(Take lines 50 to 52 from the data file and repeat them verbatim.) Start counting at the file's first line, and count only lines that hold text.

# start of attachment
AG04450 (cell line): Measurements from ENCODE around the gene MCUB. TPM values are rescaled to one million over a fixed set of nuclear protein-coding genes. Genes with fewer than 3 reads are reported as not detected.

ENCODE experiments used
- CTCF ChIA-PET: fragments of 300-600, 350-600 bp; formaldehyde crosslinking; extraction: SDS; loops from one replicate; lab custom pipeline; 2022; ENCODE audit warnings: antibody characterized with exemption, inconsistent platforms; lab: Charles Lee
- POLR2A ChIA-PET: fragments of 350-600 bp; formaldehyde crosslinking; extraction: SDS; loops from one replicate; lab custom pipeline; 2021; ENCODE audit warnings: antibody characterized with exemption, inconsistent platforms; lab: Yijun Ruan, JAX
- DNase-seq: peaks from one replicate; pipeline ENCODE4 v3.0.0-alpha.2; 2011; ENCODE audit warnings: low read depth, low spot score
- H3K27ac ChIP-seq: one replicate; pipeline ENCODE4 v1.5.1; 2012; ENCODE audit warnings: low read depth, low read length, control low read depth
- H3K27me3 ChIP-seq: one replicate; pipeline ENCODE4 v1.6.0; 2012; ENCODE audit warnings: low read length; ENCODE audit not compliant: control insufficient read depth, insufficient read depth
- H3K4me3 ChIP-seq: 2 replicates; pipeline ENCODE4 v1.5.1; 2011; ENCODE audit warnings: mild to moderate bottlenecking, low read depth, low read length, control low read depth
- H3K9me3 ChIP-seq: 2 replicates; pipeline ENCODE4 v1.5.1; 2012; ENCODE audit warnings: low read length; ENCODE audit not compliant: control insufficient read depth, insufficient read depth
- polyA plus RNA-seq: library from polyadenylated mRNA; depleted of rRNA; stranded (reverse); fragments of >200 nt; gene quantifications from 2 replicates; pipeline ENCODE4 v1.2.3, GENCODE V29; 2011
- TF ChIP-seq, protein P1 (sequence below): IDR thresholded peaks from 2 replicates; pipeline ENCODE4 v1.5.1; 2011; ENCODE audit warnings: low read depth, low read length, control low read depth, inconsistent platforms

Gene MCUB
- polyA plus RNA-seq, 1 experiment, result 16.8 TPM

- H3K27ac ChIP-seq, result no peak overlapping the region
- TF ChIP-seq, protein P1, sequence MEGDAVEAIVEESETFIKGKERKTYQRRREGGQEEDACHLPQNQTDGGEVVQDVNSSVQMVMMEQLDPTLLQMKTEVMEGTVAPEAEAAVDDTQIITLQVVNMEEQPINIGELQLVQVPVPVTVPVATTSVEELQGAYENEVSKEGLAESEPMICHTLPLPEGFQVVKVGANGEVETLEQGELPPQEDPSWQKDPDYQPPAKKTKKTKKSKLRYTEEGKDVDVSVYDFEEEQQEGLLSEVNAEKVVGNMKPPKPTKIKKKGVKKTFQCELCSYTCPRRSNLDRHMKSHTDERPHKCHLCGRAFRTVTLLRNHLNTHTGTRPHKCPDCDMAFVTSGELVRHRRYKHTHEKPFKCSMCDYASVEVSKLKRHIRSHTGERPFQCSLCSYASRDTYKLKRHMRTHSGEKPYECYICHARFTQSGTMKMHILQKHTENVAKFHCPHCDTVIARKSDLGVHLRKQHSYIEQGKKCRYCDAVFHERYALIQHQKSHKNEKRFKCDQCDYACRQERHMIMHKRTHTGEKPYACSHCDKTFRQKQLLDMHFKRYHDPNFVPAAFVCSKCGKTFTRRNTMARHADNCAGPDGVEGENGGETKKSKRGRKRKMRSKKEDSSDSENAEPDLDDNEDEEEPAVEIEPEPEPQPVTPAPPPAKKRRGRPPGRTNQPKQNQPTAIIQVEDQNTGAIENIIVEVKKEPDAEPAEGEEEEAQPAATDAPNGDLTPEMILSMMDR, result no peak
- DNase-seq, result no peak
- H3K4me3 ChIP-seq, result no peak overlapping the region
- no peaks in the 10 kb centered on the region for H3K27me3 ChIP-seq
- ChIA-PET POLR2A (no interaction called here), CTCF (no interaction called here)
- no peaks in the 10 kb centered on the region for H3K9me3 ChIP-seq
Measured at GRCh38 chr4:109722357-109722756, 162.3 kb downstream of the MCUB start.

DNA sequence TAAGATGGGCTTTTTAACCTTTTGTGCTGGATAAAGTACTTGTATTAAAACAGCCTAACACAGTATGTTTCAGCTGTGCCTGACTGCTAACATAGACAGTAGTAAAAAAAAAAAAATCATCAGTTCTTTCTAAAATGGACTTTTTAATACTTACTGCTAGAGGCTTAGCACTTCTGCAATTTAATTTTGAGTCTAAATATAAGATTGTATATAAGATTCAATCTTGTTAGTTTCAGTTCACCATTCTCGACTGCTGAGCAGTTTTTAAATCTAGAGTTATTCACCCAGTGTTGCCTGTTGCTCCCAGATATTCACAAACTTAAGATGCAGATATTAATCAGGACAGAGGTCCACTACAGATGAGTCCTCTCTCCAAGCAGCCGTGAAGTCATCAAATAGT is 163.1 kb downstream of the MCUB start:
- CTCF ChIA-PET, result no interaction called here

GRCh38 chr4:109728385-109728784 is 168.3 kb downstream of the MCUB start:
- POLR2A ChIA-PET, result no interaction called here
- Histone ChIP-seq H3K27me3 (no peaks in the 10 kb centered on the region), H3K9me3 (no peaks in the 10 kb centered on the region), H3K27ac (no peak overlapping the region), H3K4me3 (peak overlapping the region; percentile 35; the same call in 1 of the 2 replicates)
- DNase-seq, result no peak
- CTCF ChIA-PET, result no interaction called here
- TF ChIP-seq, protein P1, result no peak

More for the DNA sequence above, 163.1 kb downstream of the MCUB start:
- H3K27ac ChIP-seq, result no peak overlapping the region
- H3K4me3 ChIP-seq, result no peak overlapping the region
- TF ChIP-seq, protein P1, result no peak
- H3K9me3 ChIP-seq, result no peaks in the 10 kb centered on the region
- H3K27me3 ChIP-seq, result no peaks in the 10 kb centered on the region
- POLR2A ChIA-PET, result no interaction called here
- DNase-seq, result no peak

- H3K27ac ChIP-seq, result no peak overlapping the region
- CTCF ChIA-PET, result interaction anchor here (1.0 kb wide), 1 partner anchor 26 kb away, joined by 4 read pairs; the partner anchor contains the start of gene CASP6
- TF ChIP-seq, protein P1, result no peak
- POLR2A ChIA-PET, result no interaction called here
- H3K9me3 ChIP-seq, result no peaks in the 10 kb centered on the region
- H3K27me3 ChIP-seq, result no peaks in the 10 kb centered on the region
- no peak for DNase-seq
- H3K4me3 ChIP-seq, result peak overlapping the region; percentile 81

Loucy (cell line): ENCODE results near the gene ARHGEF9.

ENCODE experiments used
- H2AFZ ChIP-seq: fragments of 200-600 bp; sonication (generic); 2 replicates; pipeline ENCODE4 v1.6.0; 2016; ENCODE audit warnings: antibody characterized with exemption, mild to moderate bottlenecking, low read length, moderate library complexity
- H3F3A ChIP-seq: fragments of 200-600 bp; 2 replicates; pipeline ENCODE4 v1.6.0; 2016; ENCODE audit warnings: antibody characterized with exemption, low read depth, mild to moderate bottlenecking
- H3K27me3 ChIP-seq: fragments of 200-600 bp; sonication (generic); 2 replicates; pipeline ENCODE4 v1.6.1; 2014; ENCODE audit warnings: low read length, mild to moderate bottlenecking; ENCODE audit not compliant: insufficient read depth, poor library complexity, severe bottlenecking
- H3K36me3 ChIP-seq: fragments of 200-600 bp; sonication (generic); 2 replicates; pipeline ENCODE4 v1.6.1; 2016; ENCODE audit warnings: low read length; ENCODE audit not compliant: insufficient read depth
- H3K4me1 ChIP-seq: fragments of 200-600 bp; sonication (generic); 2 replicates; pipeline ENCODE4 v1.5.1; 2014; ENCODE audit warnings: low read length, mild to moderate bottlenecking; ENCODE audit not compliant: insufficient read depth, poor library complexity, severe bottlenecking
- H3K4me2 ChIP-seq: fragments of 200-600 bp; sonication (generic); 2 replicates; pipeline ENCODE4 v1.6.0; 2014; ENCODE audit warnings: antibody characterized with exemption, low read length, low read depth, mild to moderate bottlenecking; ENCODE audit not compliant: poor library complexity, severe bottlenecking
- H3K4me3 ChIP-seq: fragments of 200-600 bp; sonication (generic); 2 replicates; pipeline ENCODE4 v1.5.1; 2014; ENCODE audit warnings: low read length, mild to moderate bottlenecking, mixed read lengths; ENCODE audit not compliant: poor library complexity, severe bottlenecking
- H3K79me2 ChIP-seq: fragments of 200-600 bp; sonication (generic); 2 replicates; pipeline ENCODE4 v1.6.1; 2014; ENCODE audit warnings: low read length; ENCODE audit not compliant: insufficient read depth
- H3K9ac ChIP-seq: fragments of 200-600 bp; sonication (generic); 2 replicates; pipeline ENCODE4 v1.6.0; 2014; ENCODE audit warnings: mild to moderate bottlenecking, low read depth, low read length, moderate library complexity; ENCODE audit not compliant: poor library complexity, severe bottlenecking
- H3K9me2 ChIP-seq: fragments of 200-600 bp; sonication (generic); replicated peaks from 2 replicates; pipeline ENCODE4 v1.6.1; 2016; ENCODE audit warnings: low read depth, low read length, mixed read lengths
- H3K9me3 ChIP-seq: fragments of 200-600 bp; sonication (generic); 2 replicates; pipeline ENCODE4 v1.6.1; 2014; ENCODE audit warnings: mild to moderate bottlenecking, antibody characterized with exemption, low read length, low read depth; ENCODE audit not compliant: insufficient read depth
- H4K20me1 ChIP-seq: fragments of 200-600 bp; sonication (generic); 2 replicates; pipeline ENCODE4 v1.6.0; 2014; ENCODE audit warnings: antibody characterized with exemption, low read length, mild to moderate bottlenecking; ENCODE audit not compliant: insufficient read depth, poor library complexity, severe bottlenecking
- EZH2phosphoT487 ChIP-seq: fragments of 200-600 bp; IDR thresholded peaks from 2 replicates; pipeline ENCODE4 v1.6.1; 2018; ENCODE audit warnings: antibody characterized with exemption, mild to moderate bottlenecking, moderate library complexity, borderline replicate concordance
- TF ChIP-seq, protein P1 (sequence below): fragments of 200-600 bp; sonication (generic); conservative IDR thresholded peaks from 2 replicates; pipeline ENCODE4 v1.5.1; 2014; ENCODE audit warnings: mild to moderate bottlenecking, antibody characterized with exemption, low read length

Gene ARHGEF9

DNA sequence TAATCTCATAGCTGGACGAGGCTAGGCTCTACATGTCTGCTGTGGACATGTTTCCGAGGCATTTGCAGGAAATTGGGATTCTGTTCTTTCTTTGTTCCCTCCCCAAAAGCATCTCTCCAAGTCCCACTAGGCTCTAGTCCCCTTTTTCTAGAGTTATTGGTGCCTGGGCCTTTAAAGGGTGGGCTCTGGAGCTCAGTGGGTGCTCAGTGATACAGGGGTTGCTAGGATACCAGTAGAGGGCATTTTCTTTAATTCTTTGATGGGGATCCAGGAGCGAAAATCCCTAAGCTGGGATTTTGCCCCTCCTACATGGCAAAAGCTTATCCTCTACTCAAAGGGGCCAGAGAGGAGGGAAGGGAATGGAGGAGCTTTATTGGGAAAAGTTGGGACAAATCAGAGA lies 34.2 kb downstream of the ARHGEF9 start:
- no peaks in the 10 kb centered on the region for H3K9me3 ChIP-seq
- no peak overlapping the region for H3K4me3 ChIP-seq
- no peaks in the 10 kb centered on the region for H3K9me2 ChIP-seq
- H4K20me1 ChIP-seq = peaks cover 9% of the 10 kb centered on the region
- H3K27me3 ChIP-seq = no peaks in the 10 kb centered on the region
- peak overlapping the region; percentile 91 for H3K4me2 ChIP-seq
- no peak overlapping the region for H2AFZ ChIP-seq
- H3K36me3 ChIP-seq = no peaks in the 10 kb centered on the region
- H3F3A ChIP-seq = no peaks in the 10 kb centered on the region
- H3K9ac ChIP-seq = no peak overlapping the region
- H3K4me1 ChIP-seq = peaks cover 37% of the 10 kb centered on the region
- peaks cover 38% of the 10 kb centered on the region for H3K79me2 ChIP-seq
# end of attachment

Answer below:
- H3K27me3 ChIP-seq: fragments of 200-600 bp; sonication (generic); 2 replicates; pipeline ENCODE4 v1.6.1; 2014; ENCODE audit warnings: low read length, mild to moderate bottlenecking; ENCODE audit not compliant: insufficient read depth, poor library complexity, severe bottlenecking
- H3K36me3 ChIP-seq: fragments of 200-600 bp; sonication (generic); 2 replicates; pipeline ENCODE4 v1.6.1; 2016; ENCODE audit warnings: low read length; ENCODE audit not compliant: insufficient read depth
- H3K4me1 ChIP-seq: fragments of 200-600 bp; sonication (generic); 2 replicates; pipeline ENCODE4 v1.5.1; 2014; ENCODE audit warnings: low read length, mild to moderate bottlenecking; ENCODE audit not compliant: insufficient read depth, poor library complexity, severe bottlenecking